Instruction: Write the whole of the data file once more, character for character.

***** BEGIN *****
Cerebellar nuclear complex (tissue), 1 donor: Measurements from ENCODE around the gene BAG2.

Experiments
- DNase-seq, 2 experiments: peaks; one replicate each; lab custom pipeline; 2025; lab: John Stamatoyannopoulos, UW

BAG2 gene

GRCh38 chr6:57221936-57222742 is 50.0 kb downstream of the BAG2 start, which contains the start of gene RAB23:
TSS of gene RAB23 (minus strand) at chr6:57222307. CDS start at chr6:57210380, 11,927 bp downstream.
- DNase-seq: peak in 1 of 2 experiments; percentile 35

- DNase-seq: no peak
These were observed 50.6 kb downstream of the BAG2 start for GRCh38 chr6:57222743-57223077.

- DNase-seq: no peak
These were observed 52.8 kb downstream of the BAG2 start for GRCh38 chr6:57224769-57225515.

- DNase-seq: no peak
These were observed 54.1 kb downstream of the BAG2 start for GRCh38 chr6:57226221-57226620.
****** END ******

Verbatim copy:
Cerebellar nuclear complex (tissue), 1 donor: Measurements from ENCODE around the gene BAG2.

Experiments
- DNase-seq, 2 experiments: peaks; one replicate each; lab custom pipeline; 2025; lab: John Stamatoyannopoulos, UW

BAG2 gene

GRCh38 chr6:57221936-57222742 is 50.0 kb downstream of the BAG2 start, which contains the start of gene RAB23:
TSS of gene RAB23 (minus strand) at chr6:57222307. CDS start at chr6:57210380, 11,927 bp downstream.
- DNase-seq: peak in 1 of 2 experiments; percentile 35

- DNase-seq: no peak
These were observed 50.6 kb downstream of the BAG2 start for GRCh38 chr6:57222743-57223077.

- DNase-seq: no peak
These were observed 52.8 kb downstream of the BAG2 start for GRCh38 chr6:57224769-57225515.

- DNase-seq: no peak
These were observed 54.1 kb downstream of the BAG2 start for GRCh38 chr6:57226221-57226620.